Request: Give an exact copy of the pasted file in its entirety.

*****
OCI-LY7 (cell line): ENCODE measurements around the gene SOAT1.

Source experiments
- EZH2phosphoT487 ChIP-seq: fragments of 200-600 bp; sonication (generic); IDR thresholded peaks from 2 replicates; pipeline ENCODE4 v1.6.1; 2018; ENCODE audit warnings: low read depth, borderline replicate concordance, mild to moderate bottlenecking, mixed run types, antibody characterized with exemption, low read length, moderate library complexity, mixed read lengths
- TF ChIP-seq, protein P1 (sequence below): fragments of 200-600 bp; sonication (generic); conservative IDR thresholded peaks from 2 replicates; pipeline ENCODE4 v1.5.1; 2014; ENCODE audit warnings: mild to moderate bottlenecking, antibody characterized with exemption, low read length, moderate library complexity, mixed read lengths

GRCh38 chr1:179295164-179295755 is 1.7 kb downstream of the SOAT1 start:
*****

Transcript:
OCI-LY7 (cell line): ENCODE measurements around the gene SOAT1.

Source experiments
- EZH2phosphoT487 ChIP-seq: fragments of 200-600 bp; sonication (generic); IDR thresholded peaks from 2 replicates; pipeline ENCODE4 v1.6.1; 2018; ENCODE audit warnings: low read depth, borderline replicate concordance, mild to moderate bottlenecking, mixed run types, antibody characterized with exemption, low read length, moderate library complexity, mixed read lengths
- TF ChIP-seq, protein P1 (sequence below): fragments of 200-600 bp; sonication (generic); conservative IDR thresholded peaks from 2 replicates; pipeline ENCODE4 v1.5.1; 2014; ENCODE audit warnings: mild to moderate bottlenecking, antibody characterized with exemption, low read length, moderate library complexity, mixed read lengths

GRCh38 chr1:179295164-179295755 is 1.7 kb downstream of the SOAT1 start: